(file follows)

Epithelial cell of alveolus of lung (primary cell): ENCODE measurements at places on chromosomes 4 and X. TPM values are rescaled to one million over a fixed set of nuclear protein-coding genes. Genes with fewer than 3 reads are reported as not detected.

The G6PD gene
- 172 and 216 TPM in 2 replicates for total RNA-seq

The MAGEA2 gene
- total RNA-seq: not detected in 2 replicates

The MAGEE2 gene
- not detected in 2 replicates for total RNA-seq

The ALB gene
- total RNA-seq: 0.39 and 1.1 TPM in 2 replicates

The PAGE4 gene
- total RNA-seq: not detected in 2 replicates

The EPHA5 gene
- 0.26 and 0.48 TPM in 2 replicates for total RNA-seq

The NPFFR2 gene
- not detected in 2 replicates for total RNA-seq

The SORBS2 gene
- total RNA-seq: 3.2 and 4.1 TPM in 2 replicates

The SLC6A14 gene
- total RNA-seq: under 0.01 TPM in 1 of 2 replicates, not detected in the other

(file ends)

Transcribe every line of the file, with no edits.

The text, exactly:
Epithelial cell of alveolus of lung (primary cell): ENCODE measurements at places on chromosomes 4 and X. TPM values are rescaled to one million over a fixed set of nuclear protein-coding genes. Genes with fewer than 3 reads are reported as not detected.

The G6PD gene
- 172 and 216 TPM in 2 replicates for total RNA-seq

The MAGEA2 gene
- total RNA-seq: not detected in 2 replicates

The MAGEE2 gene
- not detected in 2 replicates for total RNA-seq

The ALB gene
- total RNA-seq: 0.39 and 1.1 TPM in 2 replicates

The PAGE4 gene
- total RNA-seq: not detected in 2 replicates

The EPHA5 gene
- 0.26 and 0.48 TPM in 2 replicates for total RNA-seq

The NPFFR2 gene
- not detected in 2 replicates for total RNA-seq

The SORBS2 gene
- total RNA-seq: 3.2 and 4.1 TPM in 2 replicates

The SLC6A14 gene
- total RNA-seq: under 0.01 TPM in 1 of 2 replicates, not detected in the other